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  • Outdoor Power Equipment

    Why not offer a line of chain saws, blowers, brush cutters, electric hedge trimmers ect.

    I was looking for a chain saw the other day and thought I would see if Ridgid offered one. I guess not so I went with a Stihl.

    Just a thought

    - Dan

  • #2
    Re: Outdoor Power Equipment

    Probably the same reason Stihl isn't in the cordless power tool market....
    I'm on "The List" and I love it!!

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    • #3
      Re: Outdoor Power Equipment

      Originally posted by tinmack View Post
      Probably the same reason Stihl isn't in the cordless power tool market....

      Good point, but it might be something to at least look into. Now I think about it they probably all ready have.

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      • #4
        Re: Outdoor Power Equipment

        Ridgid has done very little to compete with other cordless tool brands, so I would not expect them to offer much in the way of 2cycle power tools. Stihl is supposed to be the rolls royce of chainsaws but they have a lousy warranty. My nieghbor bought a small stihl chainsaw that had trouble out of the box and when it seized after a few weeks, he was left hanging with no options for repair or replacement. Husqvarna might be worth a look. I have older pro Homelites, heavy but built to last a long time. I find chainsaws interesting because they require more than just gasoline and 2 cycle mix to run well. You need to properly adjust chain tension, flip the bar and keep the the machine clean of accumulated sawdust and debris to run well.

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        • #5
          Re: Outdoor Power Equipment

          For me and outdoor equipment, it's Poulan Pro for chainsaws, and Cub Cadet for all other stuff where available. Stihl too - I haven't had issues, or heard of issues, like mentioned earlier. Stihl has a very in depth service program here in Canada - they're good as gold. But I like me my Cub Cadet stuff.

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          • #6
            Re: Outdoor Power Equipment

            My Stihl chain saw keeps losing it's chain. So I went to the dealer and had them look at it. I thought the tension was wrong or even had the wrong chanin. They said it was fine. I took it home and went back to work and the stupid chain came off again. So I went across town to a guy who repairs them. He took it in the back and came out a few minutes later and said your good to go and charged me $10.00.
            The thing works better than ever! I called him and asked what he did and he said it was a secret and laughed. He wouldn't tell me. That's ok for ten bux and all the agrivation it was worth it to me.

            Does any one have an idea on what he did though?

            Comment


            • #7
              Re: Outdoor Power Equipment

              Originally posted by DanLawrence View Post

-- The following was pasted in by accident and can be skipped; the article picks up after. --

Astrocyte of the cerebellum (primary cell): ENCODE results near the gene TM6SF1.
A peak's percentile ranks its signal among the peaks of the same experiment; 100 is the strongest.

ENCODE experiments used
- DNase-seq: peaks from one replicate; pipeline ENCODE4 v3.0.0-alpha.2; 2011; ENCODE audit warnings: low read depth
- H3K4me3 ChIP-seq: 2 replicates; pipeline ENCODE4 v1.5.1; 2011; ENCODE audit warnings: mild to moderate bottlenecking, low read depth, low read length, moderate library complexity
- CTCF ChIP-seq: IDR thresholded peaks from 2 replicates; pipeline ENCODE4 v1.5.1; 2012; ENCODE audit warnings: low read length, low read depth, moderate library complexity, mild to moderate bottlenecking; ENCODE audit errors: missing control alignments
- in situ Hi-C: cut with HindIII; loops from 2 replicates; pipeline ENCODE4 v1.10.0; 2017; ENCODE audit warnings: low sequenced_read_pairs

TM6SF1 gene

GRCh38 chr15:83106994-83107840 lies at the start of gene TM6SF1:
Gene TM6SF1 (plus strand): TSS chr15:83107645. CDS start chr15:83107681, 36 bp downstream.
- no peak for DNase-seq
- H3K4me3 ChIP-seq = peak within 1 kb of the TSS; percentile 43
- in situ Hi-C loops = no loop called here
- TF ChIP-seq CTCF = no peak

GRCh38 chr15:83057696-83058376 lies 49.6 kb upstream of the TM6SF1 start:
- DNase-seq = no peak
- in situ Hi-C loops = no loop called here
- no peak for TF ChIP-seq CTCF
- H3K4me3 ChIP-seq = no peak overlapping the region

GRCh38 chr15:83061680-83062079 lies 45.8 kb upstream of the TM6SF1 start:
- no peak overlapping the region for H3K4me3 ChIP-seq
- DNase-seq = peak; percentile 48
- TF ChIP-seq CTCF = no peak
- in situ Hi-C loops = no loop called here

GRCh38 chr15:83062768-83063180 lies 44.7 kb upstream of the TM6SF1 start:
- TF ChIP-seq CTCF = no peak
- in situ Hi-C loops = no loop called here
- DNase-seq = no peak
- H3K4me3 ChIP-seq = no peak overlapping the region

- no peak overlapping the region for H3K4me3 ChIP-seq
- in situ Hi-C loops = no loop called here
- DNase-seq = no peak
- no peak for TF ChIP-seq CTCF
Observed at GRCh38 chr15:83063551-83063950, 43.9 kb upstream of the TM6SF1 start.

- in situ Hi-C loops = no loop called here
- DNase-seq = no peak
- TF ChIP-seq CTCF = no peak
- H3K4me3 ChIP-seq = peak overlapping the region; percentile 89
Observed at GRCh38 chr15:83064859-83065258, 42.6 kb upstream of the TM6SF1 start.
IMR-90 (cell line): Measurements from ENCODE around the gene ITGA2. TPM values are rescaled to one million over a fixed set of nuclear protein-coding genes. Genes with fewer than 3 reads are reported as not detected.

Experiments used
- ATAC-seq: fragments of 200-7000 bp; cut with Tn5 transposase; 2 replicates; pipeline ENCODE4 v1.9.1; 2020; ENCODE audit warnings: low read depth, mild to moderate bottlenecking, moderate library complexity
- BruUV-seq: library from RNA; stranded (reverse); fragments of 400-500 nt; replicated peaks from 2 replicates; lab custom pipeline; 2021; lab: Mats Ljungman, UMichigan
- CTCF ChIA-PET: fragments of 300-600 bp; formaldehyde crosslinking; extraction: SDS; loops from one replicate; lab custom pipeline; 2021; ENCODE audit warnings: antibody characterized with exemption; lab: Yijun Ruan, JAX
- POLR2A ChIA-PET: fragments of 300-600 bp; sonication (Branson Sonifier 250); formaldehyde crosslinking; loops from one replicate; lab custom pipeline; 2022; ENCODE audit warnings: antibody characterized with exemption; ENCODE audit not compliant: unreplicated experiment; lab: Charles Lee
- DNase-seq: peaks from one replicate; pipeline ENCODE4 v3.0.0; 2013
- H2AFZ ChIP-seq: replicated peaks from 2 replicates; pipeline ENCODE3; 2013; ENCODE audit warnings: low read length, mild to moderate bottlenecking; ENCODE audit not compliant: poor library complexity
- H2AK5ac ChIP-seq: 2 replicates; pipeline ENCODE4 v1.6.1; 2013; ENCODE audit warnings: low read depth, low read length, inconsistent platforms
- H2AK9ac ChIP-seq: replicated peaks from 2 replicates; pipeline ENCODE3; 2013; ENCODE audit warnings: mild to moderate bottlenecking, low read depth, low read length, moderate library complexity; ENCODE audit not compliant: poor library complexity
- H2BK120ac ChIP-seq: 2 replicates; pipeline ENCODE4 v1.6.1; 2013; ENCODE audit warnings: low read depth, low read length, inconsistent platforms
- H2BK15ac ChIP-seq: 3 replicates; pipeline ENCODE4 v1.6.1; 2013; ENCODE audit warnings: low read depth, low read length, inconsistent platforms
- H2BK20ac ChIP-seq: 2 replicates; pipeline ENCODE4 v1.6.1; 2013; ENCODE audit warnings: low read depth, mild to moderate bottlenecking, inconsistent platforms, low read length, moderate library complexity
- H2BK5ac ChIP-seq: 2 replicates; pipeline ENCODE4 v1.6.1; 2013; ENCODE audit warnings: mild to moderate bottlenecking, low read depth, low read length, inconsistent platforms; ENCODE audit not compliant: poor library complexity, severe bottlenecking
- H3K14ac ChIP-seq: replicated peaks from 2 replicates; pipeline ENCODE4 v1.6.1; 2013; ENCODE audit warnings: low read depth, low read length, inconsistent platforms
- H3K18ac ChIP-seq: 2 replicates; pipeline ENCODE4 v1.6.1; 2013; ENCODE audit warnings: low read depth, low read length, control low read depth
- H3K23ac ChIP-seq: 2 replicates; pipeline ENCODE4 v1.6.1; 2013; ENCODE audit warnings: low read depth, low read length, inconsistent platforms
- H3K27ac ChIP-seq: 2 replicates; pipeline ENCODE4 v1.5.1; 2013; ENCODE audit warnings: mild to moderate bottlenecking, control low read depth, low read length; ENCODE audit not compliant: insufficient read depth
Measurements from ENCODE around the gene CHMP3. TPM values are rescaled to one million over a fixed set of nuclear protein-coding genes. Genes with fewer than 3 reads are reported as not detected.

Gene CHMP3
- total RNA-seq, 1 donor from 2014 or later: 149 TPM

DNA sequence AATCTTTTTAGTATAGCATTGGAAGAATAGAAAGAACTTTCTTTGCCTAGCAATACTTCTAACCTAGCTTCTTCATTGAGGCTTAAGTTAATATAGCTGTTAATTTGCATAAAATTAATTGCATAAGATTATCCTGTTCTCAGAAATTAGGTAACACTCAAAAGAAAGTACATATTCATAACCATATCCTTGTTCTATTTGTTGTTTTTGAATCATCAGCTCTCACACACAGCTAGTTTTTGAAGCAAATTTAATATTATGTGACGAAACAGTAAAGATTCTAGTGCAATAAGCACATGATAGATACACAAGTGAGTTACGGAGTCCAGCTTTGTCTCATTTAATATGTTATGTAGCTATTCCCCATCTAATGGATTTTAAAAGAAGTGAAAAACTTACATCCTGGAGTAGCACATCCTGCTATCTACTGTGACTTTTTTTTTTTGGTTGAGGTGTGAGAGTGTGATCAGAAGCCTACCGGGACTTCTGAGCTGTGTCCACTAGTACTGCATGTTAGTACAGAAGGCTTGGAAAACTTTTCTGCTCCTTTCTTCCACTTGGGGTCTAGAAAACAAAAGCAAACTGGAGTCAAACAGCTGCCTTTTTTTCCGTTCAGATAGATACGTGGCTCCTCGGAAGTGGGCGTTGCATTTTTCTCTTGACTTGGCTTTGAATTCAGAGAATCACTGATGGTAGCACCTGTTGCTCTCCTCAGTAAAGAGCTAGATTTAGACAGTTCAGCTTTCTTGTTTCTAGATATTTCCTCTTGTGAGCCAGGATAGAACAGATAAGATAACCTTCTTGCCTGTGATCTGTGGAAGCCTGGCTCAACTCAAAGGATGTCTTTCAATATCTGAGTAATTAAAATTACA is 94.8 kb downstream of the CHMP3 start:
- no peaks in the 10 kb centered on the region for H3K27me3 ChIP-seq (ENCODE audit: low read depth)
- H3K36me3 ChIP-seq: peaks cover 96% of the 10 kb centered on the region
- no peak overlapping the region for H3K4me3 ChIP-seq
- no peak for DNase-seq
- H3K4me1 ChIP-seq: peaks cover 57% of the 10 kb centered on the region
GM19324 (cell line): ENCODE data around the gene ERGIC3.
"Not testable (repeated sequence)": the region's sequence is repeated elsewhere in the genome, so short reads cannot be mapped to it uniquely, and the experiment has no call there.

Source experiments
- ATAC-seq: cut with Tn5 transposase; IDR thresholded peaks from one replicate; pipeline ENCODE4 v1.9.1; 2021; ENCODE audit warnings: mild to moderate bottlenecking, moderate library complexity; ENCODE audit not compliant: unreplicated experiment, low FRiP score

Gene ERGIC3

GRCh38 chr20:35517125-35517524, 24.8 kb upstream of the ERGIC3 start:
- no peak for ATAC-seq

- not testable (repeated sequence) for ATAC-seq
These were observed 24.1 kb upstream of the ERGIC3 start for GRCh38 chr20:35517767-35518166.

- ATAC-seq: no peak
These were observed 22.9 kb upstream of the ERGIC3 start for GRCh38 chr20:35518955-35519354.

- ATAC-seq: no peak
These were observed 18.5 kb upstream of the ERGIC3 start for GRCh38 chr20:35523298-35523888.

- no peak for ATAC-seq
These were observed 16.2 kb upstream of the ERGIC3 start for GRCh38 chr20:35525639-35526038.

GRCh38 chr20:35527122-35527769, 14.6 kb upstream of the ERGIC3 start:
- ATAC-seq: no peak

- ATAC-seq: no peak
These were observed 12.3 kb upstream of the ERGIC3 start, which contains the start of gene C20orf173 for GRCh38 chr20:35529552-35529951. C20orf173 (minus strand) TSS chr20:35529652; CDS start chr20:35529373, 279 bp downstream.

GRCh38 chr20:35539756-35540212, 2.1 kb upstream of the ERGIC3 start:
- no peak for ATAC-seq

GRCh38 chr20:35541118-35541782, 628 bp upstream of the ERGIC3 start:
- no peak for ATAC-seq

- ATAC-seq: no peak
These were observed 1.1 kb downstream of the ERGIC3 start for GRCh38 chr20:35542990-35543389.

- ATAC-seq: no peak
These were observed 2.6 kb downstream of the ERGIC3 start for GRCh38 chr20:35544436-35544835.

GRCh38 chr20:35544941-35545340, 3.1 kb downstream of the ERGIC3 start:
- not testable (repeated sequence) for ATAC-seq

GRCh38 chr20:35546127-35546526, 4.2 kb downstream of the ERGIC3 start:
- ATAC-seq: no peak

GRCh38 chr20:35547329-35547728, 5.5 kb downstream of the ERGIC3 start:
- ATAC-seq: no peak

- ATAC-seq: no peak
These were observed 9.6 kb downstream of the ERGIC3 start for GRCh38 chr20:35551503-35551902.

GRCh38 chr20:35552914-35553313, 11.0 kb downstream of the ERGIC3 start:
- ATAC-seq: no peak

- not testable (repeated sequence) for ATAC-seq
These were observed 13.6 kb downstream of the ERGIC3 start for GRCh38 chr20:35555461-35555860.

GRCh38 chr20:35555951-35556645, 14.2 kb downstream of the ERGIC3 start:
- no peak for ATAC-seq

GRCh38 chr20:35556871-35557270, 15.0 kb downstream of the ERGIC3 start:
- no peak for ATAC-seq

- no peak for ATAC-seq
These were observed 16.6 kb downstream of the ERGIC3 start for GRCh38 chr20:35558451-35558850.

My Stihl chain saw keeps losing it's chain. So I went to the dealer and had them look at it. I thought the tension was wrong or even had the wrong chanin. They said it was fine. I took it home and went back to work and the stupid chain came off again. So I went across town to a guy who repairs them. He took it in the back and came out a few minutes later and said your good to go and charged me $10.00.
              The thing works better than ever! I called him and asked what he did and he said it was a secret and laughed. He wouldn't tell me. That's ok for ten bux and all the agrivation it was worth it to me.

              Does any one have an idea on what he did though?
              Nope. My old man uses chainsaws way more than I do. I know he has extra tension on his, and he likes it that way.

              I would suggest keep that guy's phone number in your Rolodex (if anyone still has one of those).

              Comment


              • #8
                Re: Outdoor Power Equipment

                Okay guys, here's some chain tension advice. Too tight and you shorten the life of the chain, bar and bog down the engine, too loose and you become a target for the flying chain. The chain will stretch a bit when it gets warmed up, but don't tension a hot chain, instead, do it right when it's cold. Before you crank down the bolts that lock the bar in place, slowly tighten the bar and keep checking the chain tension by lifting the chain away from the bar at the middle of the bar. Rule of thumb is there should be the thickness of a dime as you lift between the chain and bar. If you want you can give it one more slight quarter turn as long as you can move the chain on the bar by hand without straining too much. Every time you shut down or run out of fuel, check your bar oil. On average the chain is traveling around the bar at roughly 50 miles per hour. And flip that bar, it extends the life of the bar.

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